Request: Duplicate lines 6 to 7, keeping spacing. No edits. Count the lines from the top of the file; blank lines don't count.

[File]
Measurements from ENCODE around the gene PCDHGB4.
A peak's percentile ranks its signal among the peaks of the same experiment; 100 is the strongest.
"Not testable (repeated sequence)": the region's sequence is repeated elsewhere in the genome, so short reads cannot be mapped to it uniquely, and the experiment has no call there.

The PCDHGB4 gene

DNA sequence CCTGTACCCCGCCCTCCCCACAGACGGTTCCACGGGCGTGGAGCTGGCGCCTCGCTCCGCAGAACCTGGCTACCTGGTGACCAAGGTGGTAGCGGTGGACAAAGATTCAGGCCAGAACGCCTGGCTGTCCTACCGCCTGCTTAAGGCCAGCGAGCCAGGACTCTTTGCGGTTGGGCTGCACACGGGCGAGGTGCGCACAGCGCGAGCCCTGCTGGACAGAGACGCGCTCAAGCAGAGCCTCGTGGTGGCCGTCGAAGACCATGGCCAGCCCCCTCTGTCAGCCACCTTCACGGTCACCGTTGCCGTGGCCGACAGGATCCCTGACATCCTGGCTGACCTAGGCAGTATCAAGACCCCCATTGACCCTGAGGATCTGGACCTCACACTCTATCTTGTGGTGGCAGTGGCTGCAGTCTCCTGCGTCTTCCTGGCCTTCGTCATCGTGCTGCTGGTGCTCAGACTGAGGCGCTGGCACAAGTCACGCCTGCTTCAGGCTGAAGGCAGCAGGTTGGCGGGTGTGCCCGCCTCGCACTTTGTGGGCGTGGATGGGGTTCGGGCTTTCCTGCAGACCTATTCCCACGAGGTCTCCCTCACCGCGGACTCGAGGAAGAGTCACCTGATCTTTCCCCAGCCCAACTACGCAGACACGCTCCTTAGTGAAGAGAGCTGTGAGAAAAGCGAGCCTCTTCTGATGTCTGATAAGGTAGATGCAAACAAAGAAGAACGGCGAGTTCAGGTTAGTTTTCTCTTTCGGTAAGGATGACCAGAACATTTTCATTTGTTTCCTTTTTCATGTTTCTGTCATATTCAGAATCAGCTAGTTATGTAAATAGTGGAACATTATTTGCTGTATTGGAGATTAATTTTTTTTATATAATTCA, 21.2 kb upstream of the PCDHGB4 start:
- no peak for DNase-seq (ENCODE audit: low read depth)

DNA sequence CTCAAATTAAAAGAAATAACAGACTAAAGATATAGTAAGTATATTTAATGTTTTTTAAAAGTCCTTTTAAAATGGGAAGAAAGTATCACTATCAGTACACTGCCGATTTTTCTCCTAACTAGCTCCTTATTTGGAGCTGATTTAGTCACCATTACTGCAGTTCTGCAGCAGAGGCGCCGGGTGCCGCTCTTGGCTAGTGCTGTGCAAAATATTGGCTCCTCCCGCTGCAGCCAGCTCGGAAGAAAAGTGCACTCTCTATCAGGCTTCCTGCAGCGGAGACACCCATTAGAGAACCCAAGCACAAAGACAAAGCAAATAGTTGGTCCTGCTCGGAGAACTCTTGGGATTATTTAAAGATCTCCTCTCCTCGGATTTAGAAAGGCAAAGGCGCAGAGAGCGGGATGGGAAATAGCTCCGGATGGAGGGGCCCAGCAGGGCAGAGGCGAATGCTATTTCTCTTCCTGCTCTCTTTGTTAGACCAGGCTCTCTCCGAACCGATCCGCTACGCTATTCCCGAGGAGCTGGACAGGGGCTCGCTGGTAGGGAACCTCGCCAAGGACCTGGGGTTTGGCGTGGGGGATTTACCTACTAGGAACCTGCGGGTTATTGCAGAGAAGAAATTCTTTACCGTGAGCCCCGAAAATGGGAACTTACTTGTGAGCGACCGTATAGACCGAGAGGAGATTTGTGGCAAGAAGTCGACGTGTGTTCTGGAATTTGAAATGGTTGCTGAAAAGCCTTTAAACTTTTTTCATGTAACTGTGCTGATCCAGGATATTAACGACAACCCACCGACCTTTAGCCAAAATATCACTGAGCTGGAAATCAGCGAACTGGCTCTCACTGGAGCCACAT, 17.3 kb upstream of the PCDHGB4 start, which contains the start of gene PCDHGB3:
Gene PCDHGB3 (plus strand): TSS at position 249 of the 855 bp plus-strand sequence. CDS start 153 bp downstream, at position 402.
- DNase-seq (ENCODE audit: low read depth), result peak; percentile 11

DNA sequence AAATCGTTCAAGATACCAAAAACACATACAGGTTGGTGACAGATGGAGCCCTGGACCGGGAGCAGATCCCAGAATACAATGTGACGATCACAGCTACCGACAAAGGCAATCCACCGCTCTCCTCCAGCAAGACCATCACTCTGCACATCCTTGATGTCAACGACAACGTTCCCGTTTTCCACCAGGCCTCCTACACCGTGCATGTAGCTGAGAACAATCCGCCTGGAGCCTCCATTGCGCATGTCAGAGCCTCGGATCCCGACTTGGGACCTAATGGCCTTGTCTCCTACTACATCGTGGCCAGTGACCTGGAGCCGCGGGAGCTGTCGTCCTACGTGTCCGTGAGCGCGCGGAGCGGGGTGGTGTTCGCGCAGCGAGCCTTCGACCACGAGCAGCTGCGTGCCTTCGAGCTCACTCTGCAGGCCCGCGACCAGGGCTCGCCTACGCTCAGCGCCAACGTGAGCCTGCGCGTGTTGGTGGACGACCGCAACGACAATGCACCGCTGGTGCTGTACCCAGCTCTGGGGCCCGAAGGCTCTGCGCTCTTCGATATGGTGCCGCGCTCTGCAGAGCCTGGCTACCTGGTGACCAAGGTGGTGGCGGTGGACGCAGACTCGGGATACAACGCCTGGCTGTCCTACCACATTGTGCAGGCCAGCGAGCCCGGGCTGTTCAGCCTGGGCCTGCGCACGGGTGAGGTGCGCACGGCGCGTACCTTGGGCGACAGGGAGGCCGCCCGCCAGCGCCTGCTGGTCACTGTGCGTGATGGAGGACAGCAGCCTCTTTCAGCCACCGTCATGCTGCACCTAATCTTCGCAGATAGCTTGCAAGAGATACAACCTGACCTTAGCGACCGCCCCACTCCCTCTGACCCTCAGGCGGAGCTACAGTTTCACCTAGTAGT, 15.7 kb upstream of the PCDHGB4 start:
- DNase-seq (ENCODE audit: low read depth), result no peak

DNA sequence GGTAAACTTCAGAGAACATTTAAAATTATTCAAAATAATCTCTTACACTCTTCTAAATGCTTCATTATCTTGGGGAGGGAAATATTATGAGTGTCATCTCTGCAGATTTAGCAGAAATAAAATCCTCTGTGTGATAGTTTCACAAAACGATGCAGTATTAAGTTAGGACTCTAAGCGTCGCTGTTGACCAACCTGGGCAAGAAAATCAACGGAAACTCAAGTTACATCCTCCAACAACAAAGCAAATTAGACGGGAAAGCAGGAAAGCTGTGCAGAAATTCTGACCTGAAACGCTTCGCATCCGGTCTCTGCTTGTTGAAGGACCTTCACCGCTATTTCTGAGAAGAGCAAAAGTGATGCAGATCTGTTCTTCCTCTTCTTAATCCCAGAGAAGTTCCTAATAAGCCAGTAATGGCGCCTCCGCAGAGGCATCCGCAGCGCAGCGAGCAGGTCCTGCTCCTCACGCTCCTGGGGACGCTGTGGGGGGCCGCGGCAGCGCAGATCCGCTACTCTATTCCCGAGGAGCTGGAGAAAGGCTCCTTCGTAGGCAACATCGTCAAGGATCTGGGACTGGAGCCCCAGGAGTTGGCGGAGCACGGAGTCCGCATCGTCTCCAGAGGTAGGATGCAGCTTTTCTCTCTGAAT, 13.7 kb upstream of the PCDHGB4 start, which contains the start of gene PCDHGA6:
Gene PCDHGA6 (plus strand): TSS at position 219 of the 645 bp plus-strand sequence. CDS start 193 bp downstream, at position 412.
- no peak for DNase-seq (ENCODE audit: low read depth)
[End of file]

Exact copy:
- no peak for DNase-seq (ENCODE audit: low read depth)

DNA sequence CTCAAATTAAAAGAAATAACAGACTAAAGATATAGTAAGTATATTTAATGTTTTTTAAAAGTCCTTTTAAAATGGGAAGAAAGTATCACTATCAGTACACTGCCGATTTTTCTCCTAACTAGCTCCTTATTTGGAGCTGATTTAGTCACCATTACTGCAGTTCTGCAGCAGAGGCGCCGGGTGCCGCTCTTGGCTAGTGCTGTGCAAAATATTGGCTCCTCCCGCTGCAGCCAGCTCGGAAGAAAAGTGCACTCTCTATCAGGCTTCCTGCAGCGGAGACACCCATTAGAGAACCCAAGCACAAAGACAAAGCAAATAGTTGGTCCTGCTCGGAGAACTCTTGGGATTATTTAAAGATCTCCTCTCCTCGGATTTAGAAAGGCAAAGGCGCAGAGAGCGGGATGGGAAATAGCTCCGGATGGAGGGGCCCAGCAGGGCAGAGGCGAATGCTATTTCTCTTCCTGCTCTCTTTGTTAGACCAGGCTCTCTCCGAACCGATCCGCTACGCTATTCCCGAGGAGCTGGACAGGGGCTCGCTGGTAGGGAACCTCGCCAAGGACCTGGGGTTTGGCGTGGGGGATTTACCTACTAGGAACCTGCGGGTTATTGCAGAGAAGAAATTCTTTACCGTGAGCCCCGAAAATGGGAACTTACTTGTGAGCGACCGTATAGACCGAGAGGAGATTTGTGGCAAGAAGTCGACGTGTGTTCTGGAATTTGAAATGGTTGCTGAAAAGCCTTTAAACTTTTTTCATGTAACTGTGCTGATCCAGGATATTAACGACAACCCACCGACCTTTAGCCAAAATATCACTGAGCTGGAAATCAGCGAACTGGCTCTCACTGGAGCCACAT, 17.3 kb upstream of the PCDHGB4 start, which contains the start of gene PCDHGB3: